I found that Tupperware 18 gallon containers worked sufficiently for starting a container vegetable garden.  I placed about six inches of empty plastic bottle in the bottom to take up space and make it lighter to carry up the steps to my deck.  These plant containers worked fine for the container vegetable garden for the first year and only showed a few minor cracks in the second year.  I also took care to drill approximately 8 holes of 3/8 inch diameter in the bottom of each planter box to allow drainage.  To support that drainage, and make it easier to bend over and see the plants, I placed each plant container of the container vegetable garden on top of two cinder blocks.

 

 

 

 

 

 

 Starting A Container Vegetable Garden on a Deck

Row of Six Planter Boxes in a New Container Vegetable Garden
Starting a Container Vegetable Garden

I chose starting a container vegetable garden on my deck.  As you can see from the photo at the top of this post, I used to have a raised bed garden out in the yard but it failed due to lack of care.  It was just far enough away from the house that I would not take the time to visit it every day and tend it.  My deck container vegetable garden is right outside my backdoor and very easy to see, monitor and tend.  I also have two dogs and two cats who frequent the deck and they don’t seem to either mind or bother the setup.  I believe that ease and convenience are two of the critical aspects and benefits of starting a container vegetable garden.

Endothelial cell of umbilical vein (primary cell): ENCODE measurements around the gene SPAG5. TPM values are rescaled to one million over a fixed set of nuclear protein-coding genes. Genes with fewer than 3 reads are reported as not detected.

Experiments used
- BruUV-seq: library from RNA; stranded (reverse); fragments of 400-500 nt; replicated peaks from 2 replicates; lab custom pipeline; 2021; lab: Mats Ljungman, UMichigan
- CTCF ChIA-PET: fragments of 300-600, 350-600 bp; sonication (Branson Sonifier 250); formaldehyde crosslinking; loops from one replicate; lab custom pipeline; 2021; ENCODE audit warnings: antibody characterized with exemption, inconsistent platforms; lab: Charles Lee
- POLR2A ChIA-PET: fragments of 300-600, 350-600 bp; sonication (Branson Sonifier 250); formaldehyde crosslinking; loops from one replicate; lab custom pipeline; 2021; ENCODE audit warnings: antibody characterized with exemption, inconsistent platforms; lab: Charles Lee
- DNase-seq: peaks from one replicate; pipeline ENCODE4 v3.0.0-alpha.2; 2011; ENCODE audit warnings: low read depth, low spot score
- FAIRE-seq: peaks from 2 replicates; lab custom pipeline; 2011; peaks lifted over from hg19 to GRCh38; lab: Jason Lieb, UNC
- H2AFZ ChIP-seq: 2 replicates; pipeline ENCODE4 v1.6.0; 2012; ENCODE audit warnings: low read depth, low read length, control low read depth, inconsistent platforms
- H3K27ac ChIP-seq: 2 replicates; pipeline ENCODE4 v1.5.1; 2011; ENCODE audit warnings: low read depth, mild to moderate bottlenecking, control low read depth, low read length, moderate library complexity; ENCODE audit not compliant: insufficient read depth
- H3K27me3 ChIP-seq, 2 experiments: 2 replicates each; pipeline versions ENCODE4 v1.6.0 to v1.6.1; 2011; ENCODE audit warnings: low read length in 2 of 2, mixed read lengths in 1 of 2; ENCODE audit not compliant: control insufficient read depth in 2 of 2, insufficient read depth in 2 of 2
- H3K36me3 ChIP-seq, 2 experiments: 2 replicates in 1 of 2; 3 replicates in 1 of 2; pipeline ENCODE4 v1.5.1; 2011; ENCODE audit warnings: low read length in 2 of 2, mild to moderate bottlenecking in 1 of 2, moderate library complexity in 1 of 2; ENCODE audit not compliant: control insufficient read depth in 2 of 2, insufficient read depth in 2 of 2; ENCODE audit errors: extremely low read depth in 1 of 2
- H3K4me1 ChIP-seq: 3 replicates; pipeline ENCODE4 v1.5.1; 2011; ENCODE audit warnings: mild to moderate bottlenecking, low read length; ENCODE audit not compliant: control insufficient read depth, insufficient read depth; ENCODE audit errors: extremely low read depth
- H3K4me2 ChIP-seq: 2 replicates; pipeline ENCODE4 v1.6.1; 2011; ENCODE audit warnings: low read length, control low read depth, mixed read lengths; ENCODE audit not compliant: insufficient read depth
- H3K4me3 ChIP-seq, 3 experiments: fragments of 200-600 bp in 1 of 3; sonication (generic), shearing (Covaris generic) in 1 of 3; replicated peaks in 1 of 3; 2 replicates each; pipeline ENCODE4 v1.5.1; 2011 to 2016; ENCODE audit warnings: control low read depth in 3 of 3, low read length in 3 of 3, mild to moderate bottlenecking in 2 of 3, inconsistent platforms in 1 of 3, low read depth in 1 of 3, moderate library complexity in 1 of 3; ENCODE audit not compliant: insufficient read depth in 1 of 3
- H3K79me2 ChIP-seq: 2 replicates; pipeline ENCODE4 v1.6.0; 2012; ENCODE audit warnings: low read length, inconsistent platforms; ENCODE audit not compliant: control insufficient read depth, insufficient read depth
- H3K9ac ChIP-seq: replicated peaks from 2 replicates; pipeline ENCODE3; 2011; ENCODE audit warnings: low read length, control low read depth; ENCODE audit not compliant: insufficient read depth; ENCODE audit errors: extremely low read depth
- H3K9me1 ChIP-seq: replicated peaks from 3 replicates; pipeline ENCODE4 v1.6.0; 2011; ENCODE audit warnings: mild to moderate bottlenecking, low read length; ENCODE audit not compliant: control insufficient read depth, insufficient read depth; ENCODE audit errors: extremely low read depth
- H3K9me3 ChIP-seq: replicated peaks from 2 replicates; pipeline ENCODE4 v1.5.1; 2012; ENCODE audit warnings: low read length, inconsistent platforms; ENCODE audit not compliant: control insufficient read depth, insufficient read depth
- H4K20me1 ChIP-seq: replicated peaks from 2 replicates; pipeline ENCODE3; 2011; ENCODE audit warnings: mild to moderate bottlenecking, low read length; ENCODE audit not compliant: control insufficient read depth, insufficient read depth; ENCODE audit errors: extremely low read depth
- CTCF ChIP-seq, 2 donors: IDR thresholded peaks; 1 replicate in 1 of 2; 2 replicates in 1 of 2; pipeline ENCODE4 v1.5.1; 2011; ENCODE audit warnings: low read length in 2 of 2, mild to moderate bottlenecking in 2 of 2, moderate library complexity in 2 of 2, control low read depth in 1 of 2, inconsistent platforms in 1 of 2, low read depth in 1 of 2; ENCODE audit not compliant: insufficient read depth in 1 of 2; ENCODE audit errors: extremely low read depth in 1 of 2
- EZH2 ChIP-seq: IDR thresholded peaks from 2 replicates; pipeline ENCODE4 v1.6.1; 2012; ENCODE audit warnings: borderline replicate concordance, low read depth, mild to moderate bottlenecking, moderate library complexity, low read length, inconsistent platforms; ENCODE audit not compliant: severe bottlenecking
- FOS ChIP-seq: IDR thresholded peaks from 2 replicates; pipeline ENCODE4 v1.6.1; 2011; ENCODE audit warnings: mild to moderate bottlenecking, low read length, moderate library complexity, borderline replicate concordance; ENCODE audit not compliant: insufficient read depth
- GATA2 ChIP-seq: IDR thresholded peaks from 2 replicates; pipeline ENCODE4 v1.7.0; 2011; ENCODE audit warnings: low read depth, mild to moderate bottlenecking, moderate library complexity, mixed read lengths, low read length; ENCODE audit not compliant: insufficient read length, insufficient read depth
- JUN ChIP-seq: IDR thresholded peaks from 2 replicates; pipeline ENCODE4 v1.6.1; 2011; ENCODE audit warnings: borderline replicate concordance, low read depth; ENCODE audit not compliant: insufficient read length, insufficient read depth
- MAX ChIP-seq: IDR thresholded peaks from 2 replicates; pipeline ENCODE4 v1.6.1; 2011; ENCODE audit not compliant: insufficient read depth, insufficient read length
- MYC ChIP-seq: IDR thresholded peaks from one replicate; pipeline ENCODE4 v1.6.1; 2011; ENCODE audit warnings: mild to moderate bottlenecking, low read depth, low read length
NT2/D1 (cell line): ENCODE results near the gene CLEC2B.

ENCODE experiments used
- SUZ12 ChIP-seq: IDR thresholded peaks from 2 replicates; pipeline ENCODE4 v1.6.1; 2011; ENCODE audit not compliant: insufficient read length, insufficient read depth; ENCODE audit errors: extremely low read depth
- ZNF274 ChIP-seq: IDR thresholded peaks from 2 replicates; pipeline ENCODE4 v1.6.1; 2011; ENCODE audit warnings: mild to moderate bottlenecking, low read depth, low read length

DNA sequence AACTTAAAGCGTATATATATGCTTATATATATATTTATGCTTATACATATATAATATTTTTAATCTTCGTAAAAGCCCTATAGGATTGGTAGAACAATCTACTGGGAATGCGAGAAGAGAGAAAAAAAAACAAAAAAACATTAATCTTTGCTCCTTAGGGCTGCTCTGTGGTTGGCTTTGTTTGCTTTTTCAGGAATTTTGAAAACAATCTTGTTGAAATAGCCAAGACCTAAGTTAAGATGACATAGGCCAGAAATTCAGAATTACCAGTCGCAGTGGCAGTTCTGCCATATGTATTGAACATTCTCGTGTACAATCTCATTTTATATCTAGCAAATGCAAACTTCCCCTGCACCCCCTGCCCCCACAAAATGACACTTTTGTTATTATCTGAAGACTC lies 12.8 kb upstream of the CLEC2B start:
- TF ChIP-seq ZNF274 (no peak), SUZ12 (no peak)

Starting a Container Vegetable Garden Planting

Young Tomato Plant with Fresh Potting Soil in a Blue Container for Starting a Container Vegetable Garden
Starting a Tomato in a Garden Container

I over planted my plant containers last year while starting a container vegetable garden with as many as four tomato plants and two dozen cucumber plants.  I learned that density was too much for the plants to thrive.  This year, I planted only one tomato plant in each container and only six cucumber plants in each container vegetable garden.  The plants did much better without the extra competition and actually produced more fruit and vegetables than the more crowded situation.